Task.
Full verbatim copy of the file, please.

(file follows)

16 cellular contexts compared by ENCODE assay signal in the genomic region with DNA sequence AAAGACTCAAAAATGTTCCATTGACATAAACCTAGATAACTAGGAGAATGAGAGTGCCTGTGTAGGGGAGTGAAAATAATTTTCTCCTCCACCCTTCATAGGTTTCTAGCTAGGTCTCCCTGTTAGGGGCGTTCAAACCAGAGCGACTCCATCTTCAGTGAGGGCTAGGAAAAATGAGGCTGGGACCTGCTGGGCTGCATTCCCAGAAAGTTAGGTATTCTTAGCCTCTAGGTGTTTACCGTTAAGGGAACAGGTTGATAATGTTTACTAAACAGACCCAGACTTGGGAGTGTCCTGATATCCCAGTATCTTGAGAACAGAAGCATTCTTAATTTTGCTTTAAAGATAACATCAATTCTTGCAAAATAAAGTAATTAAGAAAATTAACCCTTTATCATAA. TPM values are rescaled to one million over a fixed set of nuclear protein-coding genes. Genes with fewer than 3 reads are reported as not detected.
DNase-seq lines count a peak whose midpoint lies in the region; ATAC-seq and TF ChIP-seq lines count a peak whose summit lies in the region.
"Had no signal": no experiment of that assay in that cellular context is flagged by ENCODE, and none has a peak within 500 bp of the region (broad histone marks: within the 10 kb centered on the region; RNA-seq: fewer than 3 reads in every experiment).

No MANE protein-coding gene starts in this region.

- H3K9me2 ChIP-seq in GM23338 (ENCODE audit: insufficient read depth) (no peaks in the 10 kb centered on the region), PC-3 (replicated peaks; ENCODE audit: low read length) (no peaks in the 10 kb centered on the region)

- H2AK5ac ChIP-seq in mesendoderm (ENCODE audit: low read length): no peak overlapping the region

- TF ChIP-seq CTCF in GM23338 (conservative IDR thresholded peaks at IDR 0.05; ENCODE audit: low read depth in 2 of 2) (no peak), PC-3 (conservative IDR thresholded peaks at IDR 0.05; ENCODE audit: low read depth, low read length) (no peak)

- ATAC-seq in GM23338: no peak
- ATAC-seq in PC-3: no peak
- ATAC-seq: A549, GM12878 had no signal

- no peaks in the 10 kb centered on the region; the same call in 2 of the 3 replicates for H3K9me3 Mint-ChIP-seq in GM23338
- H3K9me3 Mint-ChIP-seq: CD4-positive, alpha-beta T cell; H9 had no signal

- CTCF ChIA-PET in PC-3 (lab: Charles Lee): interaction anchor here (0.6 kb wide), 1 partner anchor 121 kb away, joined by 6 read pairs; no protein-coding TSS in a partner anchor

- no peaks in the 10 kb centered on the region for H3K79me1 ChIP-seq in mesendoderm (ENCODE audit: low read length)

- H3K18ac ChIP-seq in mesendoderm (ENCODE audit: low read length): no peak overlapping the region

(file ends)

16 cellular contexts compared by ENCODE assay signal in the genomic region with DNA sequence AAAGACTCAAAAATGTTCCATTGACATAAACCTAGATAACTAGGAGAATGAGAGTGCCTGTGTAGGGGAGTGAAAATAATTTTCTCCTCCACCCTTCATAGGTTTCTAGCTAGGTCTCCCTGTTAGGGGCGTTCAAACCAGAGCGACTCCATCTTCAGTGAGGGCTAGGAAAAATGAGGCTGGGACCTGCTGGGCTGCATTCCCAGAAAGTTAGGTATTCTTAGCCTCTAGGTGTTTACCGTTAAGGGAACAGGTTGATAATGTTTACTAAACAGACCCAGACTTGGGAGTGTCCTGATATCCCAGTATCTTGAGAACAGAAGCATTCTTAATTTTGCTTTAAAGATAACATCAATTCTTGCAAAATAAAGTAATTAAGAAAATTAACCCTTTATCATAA. TPM values are rescaled to one million over a fixed set of nuclear protein-coding genes. Genes with fewer than 3 reads are reported as not detected.
DNase-seq lines count a peak whose midpoint lies in the region; ATAC-seq and TF ChIP-seq lines count a peak whose summit lies in the region.
"Had no signal": no experiment of that assay in that cellular context is flagged by ENCODE, and none has a peak within 500 bp of the region (broad histone marks: within the 10 kb centered on the region; RNA-seq: fewer than 3 reads in every experiment).

No MANE protein-coding gene starts in this region.

- H3K9me2 ChIP-seq in GM23338 (ENCODE audit: insufficient read depth) (no peaks in the 10 kb centered on the region), PC-3 (replicated peaks; ENCODE audit: low read length) (no peaks in the 10 kb centered on the region)

- H2AK5ac ChIP-seq in mesendoderm (ENCODE audit: low read length): no peak overlapping the region

- TF ChIP-seq CTCF in GM23338 (conservative IDR thresholded peaks at IDR 0.05; ENCODE audit: low read depth in 2 of 2) (no peak), PC-3 (conservative IDR thresholded peaks at IDR 0.05; ENCODE audit: low read depth, low read length) (no peak)

- ATAC-seq in GM23338: no peak
- ATAC-seq in PC-3: no peak
- ATAC-seq: A549, GM12878 had no signal

- no peaks in the 10 kb centered on the region; the same call in 2 of the 3 replicates for H3K9me3 Mint-ChIP-seq in GM23338
- H3K9me3 Mint-ChIP-seq: CD4-positive, alpha-beta T cell; H9 had no signal

- CTCF ChIA-PET in PC-3 (lab: Charles Lee): interaction anchor here (0.6 kb wide), 1 partner anchor 121 kb away, joined by 6 read pairs; no protein-coding TSS in a partner anchor

- no peaks in the 10 kb centered on the region for H3K79me1 ChIP-seq in mesendoderm (ENCODE audit: low read length)

- H3K18ac ChIP-seq in mesendoderm (ENCODE audit: low read length): no peak overlapping the region